There's been plenty of debate about the protest which caused Joe Oliver to move a funding announcement. But I'd think there's a more fundamental question we should ask about the event, particularly when the indignant response of the event host was to the effect that "this is an important announcement!".
To wit: how exactly is it important for the Cons to be able to dictate that a public venue serve as a resistance-free backdrop for their PR efforts?
To be clear, there may be circumstances where the announcement of a policy may have a significant effect on its implementation. If the public needs to know about a service to make use of it, then by all means there's a need for unimpeded communication in some form to reach the target audience.
But in this case, the announcement itself was of zero importance to the effectiveness of the funding: money for medical isotopes research is presumably well-known within the hospital involved and among the research community without a need for anybody to play to the cameras. And so the main goal of Oliver's press conference involved a bare grab for media attention on the public dime, rather than serving any substantive purpose.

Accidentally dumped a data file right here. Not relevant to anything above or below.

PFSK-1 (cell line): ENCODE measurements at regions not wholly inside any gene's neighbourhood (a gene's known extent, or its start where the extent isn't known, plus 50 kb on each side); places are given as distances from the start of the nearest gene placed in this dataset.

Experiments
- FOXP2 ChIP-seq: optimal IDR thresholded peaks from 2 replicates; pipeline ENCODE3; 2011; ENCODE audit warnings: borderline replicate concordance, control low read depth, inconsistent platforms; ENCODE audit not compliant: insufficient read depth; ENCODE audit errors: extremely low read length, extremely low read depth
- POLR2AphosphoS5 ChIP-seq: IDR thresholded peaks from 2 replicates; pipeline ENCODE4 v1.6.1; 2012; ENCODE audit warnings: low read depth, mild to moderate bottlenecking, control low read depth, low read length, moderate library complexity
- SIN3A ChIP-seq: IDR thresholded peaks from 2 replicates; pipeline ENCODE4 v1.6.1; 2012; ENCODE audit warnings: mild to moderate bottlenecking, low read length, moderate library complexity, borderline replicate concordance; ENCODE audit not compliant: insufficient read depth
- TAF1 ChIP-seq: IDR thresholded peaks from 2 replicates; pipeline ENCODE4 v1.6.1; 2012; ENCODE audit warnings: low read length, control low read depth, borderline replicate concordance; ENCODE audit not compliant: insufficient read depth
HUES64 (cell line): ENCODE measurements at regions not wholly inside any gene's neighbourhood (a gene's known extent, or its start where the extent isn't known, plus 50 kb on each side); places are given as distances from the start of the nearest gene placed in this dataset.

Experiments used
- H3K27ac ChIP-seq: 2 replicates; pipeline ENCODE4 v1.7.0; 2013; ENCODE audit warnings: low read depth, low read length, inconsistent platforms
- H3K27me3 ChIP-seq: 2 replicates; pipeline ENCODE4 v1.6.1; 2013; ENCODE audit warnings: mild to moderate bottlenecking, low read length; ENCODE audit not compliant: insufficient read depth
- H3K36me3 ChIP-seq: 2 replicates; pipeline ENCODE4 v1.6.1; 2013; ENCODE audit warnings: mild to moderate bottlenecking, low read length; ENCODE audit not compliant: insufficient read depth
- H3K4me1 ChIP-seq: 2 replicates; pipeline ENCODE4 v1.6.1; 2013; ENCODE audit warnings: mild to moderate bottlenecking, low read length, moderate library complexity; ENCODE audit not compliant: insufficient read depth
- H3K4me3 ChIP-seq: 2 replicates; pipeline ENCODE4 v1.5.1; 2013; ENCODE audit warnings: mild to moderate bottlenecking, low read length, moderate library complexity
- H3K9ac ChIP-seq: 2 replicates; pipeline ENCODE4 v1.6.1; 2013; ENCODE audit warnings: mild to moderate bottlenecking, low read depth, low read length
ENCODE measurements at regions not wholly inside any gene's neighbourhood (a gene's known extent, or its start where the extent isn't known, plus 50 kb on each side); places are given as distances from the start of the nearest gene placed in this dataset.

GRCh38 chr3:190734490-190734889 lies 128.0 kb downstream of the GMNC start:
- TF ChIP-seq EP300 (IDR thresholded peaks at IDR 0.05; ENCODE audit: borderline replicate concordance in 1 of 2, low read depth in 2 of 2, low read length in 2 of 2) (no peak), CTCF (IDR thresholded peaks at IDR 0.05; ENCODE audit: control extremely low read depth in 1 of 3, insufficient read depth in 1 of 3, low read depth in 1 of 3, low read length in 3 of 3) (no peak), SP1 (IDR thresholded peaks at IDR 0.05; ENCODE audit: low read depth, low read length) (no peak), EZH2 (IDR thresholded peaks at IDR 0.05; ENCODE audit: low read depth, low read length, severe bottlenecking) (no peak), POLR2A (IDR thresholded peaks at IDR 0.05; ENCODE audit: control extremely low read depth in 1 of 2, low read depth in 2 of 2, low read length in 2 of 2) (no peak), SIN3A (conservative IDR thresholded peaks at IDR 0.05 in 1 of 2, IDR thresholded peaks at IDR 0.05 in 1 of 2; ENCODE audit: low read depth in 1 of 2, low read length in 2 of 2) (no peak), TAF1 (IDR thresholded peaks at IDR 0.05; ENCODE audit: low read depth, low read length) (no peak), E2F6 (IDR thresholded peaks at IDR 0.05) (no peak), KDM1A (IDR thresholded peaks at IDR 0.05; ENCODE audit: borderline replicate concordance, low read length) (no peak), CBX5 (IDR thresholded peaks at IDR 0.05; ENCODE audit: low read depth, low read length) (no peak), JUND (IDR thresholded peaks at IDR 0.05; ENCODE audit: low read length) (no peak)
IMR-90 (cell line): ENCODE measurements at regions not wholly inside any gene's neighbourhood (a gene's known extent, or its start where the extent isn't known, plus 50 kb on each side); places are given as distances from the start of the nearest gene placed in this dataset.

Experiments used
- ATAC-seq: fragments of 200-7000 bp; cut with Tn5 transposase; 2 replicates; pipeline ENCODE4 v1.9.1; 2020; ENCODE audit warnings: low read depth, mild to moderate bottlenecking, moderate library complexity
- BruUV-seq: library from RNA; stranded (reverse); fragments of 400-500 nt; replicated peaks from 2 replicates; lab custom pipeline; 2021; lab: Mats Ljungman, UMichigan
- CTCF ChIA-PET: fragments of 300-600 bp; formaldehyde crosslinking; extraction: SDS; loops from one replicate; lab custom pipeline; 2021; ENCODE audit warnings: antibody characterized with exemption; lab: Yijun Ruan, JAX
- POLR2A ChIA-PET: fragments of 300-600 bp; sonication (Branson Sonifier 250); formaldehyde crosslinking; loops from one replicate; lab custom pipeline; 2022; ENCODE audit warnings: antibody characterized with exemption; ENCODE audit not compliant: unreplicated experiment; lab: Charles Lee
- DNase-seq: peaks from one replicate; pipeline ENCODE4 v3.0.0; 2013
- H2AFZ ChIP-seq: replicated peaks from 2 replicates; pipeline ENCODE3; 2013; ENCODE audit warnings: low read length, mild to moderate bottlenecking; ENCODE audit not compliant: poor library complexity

Of course, we've all too often come to accept that it's the divine right of Cons to assemble a compliant media and no dissenters wherever they please (and at our expense) to deliver talking points. And I'm sure the lesson they'll take from Oliver's press conference is that they should crack down even further on anybody who might disagree with any of their policies.
But there's a more basic question worth asking as to how publicly-funded political propaganda fits with the need for genuinely free speech. And the answer may be that we shouldn't be so ready to see our money and civil service co-opted to PR stunts in the first place.